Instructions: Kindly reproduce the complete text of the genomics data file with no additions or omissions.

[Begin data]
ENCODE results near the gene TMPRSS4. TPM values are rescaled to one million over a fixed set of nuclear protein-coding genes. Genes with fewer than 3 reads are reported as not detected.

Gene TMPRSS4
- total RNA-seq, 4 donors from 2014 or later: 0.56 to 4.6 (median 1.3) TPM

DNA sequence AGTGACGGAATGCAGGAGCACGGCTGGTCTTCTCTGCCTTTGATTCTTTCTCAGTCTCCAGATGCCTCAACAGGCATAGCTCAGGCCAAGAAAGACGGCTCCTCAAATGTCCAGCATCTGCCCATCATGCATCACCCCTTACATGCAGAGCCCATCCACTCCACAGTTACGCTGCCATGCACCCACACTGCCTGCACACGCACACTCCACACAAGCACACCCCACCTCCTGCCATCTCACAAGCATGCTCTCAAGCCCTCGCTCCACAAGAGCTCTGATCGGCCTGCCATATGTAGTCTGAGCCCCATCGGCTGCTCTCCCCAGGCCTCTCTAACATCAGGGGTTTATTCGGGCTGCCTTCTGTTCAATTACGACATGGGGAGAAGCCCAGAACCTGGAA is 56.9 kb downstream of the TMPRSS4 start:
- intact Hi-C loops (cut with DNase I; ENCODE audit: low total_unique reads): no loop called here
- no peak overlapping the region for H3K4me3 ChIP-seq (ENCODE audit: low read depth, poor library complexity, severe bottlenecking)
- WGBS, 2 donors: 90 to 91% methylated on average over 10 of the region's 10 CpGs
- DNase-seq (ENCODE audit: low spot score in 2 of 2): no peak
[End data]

ENCODE results near the gene TMPRSS4. TPM values are rescaled to one million over a fixed set of nuclear protein-coding genes. Genes with fewer than 3 reads are reported as not detected.

Gene TMPRSS4
- total RNA-seq, 4 donors from 2014 or later: 0.56 to 4.6 (median 1.3) TPM

DNA sequence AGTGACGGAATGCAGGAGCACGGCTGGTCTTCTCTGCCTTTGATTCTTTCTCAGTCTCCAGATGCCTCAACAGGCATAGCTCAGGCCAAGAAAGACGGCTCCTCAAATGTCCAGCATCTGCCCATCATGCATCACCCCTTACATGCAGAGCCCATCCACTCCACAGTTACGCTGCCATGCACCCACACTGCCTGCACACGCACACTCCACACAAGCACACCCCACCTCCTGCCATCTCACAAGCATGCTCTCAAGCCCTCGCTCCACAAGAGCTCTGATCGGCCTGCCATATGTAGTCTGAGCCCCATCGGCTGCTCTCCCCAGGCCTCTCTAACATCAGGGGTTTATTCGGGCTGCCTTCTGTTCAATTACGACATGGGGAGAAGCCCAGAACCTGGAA is 56.9 kb downstream of the TMPRSS4 start:
- intact Hi-C loops (cut with DNase I; ENCODE audit: low total_unique reads): no loop called here
- no peak overlapping the region for H3K4me3 ChIP-seq (ENCODE audit: low read depth, poor library complexity, severe bottlenecking)
- WGBS, 2 donors: 90 to 91% methylated on average over 10 of the region's 10 CpGs
- DNase-seq (ENCODE audit: low spot score in 2 of 2): no peak